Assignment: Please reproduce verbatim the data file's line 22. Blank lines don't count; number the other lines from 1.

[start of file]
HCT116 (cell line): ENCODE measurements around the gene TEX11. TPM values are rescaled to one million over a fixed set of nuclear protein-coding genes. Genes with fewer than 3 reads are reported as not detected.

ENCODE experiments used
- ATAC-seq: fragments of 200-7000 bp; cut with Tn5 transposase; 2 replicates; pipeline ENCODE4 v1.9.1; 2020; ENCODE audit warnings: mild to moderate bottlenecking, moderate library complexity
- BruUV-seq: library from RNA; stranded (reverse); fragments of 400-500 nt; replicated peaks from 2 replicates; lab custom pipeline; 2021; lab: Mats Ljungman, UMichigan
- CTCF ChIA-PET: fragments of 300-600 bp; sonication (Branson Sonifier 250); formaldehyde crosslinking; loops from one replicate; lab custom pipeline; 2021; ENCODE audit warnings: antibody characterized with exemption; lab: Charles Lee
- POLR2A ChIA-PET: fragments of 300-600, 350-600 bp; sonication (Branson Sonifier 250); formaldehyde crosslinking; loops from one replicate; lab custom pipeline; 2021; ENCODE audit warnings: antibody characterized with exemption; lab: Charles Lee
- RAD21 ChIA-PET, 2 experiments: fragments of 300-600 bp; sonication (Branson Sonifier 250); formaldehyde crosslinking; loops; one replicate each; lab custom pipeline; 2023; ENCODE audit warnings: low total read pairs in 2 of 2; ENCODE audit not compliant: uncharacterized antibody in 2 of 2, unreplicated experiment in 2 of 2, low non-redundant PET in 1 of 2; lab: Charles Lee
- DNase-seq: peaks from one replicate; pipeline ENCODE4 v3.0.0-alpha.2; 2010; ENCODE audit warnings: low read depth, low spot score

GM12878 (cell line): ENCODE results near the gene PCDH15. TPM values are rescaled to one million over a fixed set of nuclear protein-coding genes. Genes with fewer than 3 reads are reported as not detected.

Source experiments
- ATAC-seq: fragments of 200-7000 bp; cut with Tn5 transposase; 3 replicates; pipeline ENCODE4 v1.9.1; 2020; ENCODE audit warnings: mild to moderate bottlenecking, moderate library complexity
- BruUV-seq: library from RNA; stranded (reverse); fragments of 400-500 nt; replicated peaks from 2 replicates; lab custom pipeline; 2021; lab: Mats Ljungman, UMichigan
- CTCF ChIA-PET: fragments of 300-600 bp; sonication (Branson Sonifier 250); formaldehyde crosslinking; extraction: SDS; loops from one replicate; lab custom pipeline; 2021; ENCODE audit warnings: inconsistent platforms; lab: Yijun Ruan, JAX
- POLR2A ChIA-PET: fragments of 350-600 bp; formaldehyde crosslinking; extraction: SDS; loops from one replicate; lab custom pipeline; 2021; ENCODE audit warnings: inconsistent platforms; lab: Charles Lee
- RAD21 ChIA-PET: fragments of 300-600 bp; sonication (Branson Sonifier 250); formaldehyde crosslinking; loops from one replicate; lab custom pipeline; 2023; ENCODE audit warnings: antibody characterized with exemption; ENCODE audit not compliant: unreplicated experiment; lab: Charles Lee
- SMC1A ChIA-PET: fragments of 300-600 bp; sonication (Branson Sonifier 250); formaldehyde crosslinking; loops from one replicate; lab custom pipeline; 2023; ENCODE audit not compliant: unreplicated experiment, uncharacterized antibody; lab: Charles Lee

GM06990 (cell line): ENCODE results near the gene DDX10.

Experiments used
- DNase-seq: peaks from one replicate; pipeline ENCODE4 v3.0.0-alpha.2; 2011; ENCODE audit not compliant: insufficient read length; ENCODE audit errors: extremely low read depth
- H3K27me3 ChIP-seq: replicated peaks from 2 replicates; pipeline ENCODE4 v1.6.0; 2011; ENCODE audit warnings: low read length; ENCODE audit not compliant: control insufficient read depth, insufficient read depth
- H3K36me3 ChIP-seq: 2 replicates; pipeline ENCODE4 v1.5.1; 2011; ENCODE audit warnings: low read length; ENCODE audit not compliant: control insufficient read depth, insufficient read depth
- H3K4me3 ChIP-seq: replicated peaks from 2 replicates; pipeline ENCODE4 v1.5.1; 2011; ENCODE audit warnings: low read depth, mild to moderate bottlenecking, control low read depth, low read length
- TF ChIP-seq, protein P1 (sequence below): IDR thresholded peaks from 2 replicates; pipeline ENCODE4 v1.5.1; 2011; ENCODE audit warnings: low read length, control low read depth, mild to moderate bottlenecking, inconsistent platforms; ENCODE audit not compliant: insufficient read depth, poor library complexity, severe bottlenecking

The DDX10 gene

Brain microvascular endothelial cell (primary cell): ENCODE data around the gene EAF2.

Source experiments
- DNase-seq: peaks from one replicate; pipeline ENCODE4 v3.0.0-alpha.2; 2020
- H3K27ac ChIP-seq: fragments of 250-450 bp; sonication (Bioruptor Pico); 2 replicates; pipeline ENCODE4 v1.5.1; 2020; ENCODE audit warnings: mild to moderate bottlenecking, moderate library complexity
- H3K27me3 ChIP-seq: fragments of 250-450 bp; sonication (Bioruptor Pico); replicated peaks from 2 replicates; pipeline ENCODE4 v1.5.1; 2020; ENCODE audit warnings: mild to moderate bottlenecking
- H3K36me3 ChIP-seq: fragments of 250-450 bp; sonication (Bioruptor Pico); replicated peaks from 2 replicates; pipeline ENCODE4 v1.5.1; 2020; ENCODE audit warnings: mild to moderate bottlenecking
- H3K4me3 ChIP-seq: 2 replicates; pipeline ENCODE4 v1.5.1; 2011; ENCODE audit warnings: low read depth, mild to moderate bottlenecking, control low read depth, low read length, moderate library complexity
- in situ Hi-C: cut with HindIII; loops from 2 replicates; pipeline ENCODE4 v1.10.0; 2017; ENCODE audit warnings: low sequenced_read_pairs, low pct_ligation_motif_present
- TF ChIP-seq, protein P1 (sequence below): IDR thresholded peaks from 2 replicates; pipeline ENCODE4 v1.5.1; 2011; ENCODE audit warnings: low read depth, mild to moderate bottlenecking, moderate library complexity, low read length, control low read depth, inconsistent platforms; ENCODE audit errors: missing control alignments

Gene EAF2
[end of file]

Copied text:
- H3K4me3 ChIP-seq: replicated peaks from 2 replicates; pipeline ENCODE4 v1.5.1; 2011; ENCODE audit warnings: low read depth, mild to moderate bottlenecking, control low read depth, low read length